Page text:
SB909 (Chief Patron: Senator Howell)/HB 2045 (Chief Patron: Delegate Filler-Corn)
HB2328 (Chief Patron: Delegate Simon)
SB1297 (Chief Patron: Senator McEachin)/HB1453 (Chief Patron: Delegate Miller)
HB1902 (Chief Patron: Delegate Lopez)
To learn more about any of these defeated bills, please visit http://lis.virginia.gov/ and click on “Bills & Resolutions” to search by bill number.
If you have questions, please contact Kristine Hall at firstname.lastname@example.org or 804-377-0335.
About the Action Alliance
The Action Alliance has been Virginia’s leading voice on sexual and domestic violence for 30 years and enhances response and prevention efforts through training, public policy advocacy, public awareness programs, and technical assistance to professionals. To find out more about the Action Alliance, call 804.377.0335, e-mail:email@example.com, or visit us on the web: www.vsdvalliance.org. You may also call the Virginia Family Violence & Sexual Assault Hotline at 1-800-838-8238 (v/tty).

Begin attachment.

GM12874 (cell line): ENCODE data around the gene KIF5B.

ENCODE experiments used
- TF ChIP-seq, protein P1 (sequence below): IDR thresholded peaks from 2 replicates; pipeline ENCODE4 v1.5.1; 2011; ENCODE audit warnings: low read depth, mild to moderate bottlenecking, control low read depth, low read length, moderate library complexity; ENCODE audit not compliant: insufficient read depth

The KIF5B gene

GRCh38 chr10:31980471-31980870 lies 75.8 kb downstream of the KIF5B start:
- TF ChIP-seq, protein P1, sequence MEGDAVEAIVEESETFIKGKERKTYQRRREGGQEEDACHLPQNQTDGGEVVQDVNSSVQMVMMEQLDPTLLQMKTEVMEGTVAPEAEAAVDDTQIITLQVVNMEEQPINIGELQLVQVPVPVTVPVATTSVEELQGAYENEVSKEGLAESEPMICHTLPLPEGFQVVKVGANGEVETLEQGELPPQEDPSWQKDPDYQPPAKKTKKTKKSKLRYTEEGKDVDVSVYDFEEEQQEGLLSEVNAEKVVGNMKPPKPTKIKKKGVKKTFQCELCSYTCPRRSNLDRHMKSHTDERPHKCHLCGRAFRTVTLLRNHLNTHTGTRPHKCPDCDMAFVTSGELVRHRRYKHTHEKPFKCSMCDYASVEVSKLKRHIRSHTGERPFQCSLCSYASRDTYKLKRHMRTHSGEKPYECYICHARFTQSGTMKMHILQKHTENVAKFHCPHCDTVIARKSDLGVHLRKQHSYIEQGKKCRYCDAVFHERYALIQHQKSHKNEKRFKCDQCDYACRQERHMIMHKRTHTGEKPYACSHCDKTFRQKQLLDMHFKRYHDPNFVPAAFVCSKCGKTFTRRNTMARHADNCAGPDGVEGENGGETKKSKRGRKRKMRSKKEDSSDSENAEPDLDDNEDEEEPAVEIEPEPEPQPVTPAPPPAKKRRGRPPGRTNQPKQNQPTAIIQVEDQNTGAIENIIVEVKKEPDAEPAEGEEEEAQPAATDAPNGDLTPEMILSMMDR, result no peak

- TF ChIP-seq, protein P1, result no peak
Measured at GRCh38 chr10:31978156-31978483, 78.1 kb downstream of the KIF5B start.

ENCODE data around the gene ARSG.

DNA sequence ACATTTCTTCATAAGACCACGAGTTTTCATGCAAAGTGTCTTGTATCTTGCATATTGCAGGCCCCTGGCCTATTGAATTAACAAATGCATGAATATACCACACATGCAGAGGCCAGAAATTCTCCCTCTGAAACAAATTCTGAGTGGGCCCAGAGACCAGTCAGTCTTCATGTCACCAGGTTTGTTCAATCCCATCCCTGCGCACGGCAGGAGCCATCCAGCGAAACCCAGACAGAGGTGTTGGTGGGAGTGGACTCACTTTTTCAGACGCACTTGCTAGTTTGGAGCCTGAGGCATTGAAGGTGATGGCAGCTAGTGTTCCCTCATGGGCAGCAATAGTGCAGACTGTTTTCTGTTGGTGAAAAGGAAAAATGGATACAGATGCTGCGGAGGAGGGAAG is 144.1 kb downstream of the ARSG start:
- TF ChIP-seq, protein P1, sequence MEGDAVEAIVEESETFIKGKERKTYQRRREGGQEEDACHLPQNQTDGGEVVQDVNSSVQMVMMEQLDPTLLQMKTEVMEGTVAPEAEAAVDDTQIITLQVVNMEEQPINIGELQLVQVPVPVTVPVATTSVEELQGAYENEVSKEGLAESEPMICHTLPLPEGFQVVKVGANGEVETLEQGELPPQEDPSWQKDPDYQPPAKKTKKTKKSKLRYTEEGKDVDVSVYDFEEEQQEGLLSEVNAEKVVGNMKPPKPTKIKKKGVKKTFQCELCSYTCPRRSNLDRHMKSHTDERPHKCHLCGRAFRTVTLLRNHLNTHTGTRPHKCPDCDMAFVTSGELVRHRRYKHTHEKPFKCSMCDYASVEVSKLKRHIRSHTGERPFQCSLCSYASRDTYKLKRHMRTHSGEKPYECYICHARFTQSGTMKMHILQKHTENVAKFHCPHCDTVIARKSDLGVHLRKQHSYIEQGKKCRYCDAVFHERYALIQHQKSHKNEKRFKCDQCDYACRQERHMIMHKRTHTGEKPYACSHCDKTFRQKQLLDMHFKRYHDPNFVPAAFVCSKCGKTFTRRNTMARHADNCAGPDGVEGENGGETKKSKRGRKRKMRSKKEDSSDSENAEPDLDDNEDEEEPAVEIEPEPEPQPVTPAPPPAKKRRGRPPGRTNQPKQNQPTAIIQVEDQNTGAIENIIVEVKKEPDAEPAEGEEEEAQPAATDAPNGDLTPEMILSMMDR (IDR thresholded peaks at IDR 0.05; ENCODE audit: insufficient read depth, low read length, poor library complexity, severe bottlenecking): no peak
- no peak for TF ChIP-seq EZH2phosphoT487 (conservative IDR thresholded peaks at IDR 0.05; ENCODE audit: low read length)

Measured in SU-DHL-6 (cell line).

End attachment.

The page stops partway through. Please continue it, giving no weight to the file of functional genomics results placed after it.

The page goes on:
Welcome to today’s edition of The V Word
Today’s show is a repost on Human Trafficking.
So here’s a question for those out there. Have you ever tried to coerce or force someone into having sex for money? Has someone ever tried to force or coerce you into having sex for money? Remember my story last week about how often I was approached? How often other women and trans-women were approached? How often children are approached?
My story last week was about the more open and brazen means to recruit someone into sex work. And were you thinking just adults are coerced? And did you imagine the stereotypical idea of a prostitute hanging on a street corner, with a pimp as her manager? You know, the TV image.
Human trafficking for sex is way broader and more pervasive than movies show, and involves more children than people are aware of. Where is this happening you may be asking by now? Not in Richmond you may be hoping. Yes in Richmond. In fact Richmond is listed along with Virginia Beach and Northern Virginia with the highest rates. While it may be focused on the larger cities with major highways, it happens all over the state.
Next you may want to know how it happens.